One of the things that I like the most about hiking is that I have the ability (if I choose the right trail and time), to hike in almost perfect silence. Besides the wind blowing through the trees or the occasional chipmunk or squirrel running through the woods, most of the time I am fortunate to be able to walk in complete utter silence.
This is indeed a beautiful thing based on the fact that my days are spent in a high school surrounded by 1,600 students. Needless to say, my days are filled with varying degrees of talking, screaming, and laughter, all at a decibel that would rival a jumbo jet taking off. All that for almost seven hours a day.
So it is silence that I seek the end of the day, especially at this time of year. Students know that the end of the school year is just around the corner and obviously so do the teachers. Thoughts are on the end of the year exams, completing work (on time and late), and just the frenzied free for all that all teachers call “the end of the year.”
So it is the time when the students walk out the door for the last time and the teachers are soon to follow that we each choose our destination and activity to recharge the batteries and regain the Zen needed to make it through another year.
I know, boo hoo for the poor teachers who have the entire summer off! All of that aside, we all should have a place where we can go and know that for even a short period of time nothing is able to disturb us so we can regain our sanity!
In his essay about silence, noted explorer, author and publisher Erling Kagge notes three things-1) The basic state in our brain is one of chaos, 2) An abundance of activities leaves us with a feeling of experientialpoverty and 3) We are living in the age of noise.
Why does he say this? Think about it. What do we do every day? We wake up and what is the first thing we do? We look at our phones. We check e-mails, texts and phone messages. We get to work and do the same. After work we repeat the process and it never seems like we get off of the electronic devices crazy train.
One of the things I learned while I was in the hospital a couple of months ago was that nothing happened to me when I couldn’t use my cell phone or ipad (to face time). The world didn’t end, I didn’t cease to exist or go crazy. I just did what I did when I was a kid, I read books. Honestly, I didn’t care that i couldn’t access my phone.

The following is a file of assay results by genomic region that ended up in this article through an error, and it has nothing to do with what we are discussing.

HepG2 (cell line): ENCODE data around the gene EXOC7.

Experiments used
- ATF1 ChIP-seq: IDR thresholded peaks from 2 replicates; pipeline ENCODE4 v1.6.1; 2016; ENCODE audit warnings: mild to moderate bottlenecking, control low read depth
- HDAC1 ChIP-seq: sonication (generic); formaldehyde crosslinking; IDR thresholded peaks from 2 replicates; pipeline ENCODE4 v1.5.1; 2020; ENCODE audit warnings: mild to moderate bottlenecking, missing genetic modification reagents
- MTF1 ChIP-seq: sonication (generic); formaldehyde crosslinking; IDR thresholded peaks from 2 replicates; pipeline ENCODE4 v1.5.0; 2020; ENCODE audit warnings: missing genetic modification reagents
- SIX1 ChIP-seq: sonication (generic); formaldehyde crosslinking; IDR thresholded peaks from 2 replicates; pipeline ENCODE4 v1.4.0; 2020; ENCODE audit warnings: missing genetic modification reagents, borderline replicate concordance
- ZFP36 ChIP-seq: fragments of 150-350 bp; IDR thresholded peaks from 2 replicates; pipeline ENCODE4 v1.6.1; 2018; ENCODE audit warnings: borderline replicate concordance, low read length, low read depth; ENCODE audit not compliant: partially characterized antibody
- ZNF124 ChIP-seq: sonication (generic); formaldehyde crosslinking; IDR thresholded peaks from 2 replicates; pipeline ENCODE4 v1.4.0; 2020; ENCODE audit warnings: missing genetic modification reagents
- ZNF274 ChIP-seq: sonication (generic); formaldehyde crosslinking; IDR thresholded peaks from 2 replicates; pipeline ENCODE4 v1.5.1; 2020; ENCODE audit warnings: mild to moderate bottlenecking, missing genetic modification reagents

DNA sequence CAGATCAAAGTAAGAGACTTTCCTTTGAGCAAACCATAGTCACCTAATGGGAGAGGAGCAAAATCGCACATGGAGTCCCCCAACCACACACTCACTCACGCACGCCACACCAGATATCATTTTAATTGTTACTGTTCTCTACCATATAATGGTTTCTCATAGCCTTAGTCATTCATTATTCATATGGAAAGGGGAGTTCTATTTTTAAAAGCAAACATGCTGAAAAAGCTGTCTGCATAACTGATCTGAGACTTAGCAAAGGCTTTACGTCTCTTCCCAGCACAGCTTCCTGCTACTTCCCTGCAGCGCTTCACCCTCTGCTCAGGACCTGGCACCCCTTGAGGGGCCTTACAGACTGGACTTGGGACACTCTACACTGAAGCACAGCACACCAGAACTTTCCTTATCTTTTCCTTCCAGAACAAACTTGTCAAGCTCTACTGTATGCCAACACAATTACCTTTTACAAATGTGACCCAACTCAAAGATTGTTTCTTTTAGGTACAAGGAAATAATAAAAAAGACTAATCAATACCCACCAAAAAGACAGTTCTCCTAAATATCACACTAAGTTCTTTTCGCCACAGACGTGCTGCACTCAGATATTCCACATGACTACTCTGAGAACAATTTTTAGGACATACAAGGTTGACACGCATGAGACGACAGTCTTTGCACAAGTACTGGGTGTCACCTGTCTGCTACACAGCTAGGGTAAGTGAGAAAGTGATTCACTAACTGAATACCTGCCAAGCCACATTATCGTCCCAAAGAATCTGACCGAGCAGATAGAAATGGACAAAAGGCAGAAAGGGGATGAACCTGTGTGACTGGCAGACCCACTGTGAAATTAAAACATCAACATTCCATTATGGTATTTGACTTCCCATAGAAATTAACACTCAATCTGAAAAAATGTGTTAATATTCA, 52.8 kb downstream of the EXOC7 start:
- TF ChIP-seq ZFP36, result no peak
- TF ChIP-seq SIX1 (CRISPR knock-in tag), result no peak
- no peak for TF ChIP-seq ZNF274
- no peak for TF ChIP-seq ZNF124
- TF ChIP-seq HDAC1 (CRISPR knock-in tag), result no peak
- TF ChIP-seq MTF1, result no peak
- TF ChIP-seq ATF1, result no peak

Imagine this-six days of quiet. Not total silence (I was in a hospital), but I did not have the usual distractions that we are all forced to endure every day. I will admit that it was nice. My mind became uncluttered and I didn’t find myself checking the phone or ipad for messages, notification and e-mails.
My idea is a simple one. Take one day a week and disconnect. It’s not that difficult. As a matter fact, it’s really quite nice. I did it and survived.
Does anyone out there do anything to disconnect on a daily basis? I would love to read some of your thoughts.
Another day, another hike, another near miss with the rain. Only this time I didn’t even know it was supposed to rain! Heading out right after work, I decided to do the loop that I did on Sunday, only this time I would go past the connector trail and continue on the Red/Yellow Trail to the finish.
When I was about a half of a mile from the end, I saw this leaf suspended in mid air. At first I was a little freaked out because I couldn’t see anything holding it up. It just kept turning with the slight breeze that was blowing. Even when you look at the picture, you can’t see anything!!!
As I finished the hike and stretched my legs, I felt the familiar drops of rain as it went from barely raining to pouring in a matter of a couple of minutes. Once again, I got lucky and didn’t get soaked!